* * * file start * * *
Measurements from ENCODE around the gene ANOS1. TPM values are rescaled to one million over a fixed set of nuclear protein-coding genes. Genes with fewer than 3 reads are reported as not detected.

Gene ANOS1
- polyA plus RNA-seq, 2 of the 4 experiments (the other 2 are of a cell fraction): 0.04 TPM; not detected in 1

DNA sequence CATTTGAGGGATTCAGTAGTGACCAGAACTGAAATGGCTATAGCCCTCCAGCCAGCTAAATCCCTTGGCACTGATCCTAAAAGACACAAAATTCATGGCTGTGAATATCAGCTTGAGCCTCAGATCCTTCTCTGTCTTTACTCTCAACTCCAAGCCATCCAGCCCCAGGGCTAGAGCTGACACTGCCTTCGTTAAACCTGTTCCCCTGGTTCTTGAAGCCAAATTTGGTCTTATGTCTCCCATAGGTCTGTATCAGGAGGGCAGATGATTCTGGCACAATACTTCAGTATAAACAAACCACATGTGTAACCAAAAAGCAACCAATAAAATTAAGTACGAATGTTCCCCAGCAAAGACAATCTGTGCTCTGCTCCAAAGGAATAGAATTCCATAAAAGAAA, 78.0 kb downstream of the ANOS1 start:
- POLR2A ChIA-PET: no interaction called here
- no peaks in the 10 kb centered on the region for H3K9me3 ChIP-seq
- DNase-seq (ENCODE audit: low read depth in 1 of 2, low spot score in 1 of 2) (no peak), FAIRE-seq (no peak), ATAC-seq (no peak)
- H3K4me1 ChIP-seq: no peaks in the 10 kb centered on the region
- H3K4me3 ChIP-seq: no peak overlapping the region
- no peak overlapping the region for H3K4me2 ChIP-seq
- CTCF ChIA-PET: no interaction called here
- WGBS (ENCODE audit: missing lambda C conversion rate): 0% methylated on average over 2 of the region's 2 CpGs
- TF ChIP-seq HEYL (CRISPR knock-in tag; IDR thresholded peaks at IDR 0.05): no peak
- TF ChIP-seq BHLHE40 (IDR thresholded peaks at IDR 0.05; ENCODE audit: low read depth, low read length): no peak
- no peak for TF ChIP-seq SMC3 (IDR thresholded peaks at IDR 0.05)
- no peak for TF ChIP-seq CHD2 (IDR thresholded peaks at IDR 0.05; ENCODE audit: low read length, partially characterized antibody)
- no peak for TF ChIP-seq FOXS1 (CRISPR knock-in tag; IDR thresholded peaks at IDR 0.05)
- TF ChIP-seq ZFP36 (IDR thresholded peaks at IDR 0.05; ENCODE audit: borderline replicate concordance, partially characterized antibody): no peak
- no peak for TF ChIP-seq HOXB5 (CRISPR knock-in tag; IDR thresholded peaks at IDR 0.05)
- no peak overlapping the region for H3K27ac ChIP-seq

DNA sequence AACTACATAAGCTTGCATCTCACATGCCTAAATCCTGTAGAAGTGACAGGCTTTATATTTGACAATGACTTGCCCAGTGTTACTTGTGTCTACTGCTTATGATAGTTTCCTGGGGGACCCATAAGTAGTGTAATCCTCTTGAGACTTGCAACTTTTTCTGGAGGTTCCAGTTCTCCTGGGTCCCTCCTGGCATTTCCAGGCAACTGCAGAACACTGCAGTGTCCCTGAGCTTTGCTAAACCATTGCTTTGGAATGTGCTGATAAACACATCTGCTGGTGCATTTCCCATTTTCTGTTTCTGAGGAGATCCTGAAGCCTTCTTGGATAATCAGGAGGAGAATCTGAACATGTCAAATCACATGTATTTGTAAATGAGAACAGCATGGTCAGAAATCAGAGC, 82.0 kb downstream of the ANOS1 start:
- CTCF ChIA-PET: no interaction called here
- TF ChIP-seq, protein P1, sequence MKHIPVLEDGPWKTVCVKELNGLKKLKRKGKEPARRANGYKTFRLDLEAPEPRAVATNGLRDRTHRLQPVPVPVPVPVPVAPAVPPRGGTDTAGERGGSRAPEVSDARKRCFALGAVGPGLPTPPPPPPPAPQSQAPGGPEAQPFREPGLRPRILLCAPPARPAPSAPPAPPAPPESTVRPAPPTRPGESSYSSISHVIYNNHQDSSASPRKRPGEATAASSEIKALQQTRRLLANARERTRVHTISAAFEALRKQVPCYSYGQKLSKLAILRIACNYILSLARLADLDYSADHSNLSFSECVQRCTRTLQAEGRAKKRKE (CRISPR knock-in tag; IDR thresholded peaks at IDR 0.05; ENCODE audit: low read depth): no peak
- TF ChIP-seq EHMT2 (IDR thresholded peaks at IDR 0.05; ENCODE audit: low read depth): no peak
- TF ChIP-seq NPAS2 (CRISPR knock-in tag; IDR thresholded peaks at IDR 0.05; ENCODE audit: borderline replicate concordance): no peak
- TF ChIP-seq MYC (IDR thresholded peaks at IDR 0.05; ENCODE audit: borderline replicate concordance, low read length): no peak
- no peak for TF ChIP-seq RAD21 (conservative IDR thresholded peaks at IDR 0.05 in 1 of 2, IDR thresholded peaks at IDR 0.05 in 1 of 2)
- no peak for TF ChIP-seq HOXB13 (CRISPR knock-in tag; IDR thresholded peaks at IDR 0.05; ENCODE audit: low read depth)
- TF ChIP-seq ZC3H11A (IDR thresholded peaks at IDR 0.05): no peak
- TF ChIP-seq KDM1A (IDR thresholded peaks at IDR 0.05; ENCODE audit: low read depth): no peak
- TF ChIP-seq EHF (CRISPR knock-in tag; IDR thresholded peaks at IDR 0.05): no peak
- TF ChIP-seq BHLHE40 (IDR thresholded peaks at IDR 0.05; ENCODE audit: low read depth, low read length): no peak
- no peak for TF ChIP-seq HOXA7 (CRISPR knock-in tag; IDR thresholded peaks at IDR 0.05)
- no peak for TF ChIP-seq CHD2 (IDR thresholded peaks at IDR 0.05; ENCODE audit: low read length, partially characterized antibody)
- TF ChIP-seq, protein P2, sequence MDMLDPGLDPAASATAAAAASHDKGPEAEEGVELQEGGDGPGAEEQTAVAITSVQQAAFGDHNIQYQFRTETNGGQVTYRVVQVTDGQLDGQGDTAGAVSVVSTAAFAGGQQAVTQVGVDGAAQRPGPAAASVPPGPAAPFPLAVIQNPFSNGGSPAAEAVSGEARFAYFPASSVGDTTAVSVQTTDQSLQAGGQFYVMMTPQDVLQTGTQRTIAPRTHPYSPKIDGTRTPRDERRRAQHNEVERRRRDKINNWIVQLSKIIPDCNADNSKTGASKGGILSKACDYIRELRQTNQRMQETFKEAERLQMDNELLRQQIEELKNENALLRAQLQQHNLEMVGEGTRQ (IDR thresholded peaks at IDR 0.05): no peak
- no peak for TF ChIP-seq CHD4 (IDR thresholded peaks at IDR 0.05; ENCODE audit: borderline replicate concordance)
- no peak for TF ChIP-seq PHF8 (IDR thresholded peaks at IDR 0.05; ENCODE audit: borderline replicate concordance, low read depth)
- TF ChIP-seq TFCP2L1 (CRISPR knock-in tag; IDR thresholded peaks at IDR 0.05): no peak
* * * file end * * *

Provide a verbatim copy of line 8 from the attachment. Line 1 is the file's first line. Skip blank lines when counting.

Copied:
- H3K4me1 ChIP-seq: no peaks in the 10 kb centered on the region